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Disneyland with Disabilities…

The Los Angeles Times continues in their coverage of Disneyland’s shifting policies concerning the Special Assistance Pass, now the Guest Assistance Pass. (The somewhat abused, but much needed pass that helped those with disabilities to enjoy their visit to Disneyland.)

Read the rest of the post for my editorial on the current system.

As someone who has needed to use an SAP in the past due to injuries from a car accident, I have personally witnessed the abuse of the system, and the definite need for a functional system for those who truly need it. With their recent change, Disneyland swung the pendulum from one extreme to the other hoping that they can refine it and find a balancing point at some point along the arc. Unfortunately this process has resulted in confusion among guests, cast members, and the press (this article gets a couple facts wrong).

Helping the disabled enjoy their day at Disneyland is never going to be a one size fits all solution. There are too many variations of needs. So Disneyland’s current system where they aim to help each guest on an individual basis is admirable in intent. But as a system it is too complex to work in an theme park which is really tightly controlled chaos at best and pure chaos at worst (ever been to the park on New Year’s Eve?). I don’t have a solution to this problem, but I can tell you something still isn’t right at the park.

Disneyland has to remember the goal is to help disabled guests enjoy the park. Now, here is the crux, that doesn’t mean they have to twist the park to make it disabled accessible in every way and force the disabled to go through the same hoops, loops, and crowds that non-disabled guests have to take. No, what it means is that Disneyland has to recognize that being disabled and visiting a 160 acre themepark resort with over 70 attractions, dozens of restaurants, and miles of walk-ways, can be exhausting for the disabled on a good day and flat out devastating on a busy one. So a system that accommodates the disabled and allows them to enjoy as much of the park as they can while the regular guest goes about their business is the best one, in my opinion.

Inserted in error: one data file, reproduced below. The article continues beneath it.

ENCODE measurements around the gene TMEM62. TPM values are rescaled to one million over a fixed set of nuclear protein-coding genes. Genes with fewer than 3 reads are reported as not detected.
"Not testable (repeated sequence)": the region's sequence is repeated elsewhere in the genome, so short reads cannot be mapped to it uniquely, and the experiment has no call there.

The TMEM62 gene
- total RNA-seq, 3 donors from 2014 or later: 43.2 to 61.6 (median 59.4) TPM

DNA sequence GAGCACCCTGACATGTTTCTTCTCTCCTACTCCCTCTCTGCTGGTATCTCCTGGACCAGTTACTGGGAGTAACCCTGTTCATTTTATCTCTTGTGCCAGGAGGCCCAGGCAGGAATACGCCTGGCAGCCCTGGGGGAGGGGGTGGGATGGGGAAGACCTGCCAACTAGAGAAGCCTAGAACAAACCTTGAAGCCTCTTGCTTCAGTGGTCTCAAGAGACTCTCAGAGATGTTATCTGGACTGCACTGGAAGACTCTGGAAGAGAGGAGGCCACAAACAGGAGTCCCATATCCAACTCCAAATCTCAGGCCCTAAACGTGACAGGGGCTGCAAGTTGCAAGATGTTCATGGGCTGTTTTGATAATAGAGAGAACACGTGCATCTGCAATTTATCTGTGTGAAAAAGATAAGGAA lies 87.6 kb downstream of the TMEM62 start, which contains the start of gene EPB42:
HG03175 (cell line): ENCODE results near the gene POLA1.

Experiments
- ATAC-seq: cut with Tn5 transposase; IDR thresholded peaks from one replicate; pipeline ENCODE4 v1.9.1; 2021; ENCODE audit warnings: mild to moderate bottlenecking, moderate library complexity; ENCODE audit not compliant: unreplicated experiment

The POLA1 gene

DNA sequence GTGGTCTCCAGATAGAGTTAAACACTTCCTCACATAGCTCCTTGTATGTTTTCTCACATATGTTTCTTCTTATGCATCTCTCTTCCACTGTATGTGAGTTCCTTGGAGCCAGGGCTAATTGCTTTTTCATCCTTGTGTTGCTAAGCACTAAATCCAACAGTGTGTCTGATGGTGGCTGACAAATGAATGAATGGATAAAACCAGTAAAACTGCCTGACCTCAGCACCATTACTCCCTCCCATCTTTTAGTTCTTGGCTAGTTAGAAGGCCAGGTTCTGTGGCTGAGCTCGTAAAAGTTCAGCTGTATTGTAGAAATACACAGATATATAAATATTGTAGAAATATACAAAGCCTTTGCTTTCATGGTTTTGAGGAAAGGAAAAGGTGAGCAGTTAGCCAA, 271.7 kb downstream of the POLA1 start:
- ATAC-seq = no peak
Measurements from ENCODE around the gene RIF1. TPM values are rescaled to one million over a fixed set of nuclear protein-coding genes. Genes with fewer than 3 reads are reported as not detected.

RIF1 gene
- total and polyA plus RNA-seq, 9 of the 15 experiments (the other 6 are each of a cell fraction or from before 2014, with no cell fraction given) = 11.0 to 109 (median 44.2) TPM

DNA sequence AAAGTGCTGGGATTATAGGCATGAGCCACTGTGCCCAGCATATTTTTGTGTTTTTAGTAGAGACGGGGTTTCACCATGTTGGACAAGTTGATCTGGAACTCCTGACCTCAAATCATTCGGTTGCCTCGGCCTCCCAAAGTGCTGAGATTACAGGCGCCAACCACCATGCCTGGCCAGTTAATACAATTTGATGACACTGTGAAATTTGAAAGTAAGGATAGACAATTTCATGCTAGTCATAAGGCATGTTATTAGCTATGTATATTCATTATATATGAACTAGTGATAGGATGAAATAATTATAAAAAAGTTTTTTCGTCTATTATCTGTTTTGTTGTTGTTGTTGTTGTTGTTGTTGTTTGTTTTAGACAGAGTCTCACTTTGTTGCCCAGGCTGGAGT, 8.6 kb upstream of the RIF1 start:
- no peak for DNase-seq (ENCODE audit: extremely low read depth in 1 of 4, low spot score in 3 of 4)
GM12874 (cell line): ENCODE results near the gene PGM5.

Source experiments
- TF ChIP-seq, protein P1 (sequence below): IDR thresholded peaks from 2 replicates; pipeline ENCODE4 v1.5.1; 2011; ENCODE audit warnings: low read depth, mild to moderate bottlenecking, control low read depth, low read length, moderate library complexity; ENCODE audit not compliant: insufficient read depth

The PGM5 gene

4 thoughts on “Disneyland with Disabilities…”

  1. I agree! As a person who has SLE aka Lupus, I have been blessed in the past with a pass as long as I had a letter from my rheumatologist explaining that I must limit exposure to the sun. My last two trips were awful, not for me, but for my Mom who has limited mobility and drives a mobility scooter. I find it offensive, even laughable that DL calls these ECV’s because they are not convienient, but more a burden.

    What, if anything can be done to change this policy? I’ve asked, we were given complimentary tickets, and had a worse visit this time then the last. Disney refused to accept their responsibility when a cast member slammed a counter top on my Mothers legs, and they refuse to accept the fact that they DO NOT offer any solution for disabled, truly disabled guests.

    Their cast memmbers have become ignorant, arrogant, and incompetent with this new policy. It is ridiculous to go to city hall and request a pass only to be denied, even with a letter from a higher up in the food chain.

    It’s time Disneyland is held accountable for the thousands of dollars people have thrown away in hopes of having a magical time.

  2. Pandora L Pensiero

    I must agree. I have Multiple Sclerosis and like a lot of people with this disease, I look fine. But walking can be such a hardship on me, so I try and “manage” my disease by taking the monorail, train and visiting in the cooler weather (late fall, early spring and winter). We love Disneyland, but I must say I don’t think they go out of their way to help the handicapped. For example, if you request a room at one of the resort hotels that is closest to the entrance or monorail (which is always broken down) they inform you that you can’t make this request. It is very frustrating because people like me try to manage our disabilities so our time will be the best it can, and then the resort does not help. Monorails are down, passages blocked (without warning)thus making walking longer and harder, etc. If you want to see the fireworks you are expected to stand with everyone else for hours and by the time they start it is hard to even look up to see them. I am starting to wonder if it is worth it for me to try and go to Disneyland. If anyone knows of a site that gives helpful tips about the handicapped and Disneyland please let me know.

  3. Hi, I am a Arizona State University student doing a project on a child with Prader-Willis syndrom going to Disneyland. I was wondering if anyone has any personally experience with this or has useful comments about it that might be helpful. Thank you.

  4. I just started to work with people with this disorder, the only things i believe you need to worry about with a trip to such a place would be access to food, and ratio of staff and clients.
    My clients would absolutely love a trip to Disney Land. :) They are all adults but love to have fun. They still find it hard not to beg people for food: in bathrooms etc.. they need to be supervised at all times.
    I truely dont know if this was helpful, but I love my job and my clients ROCK!! :) they would have a blast.. good luck with your study. Collen

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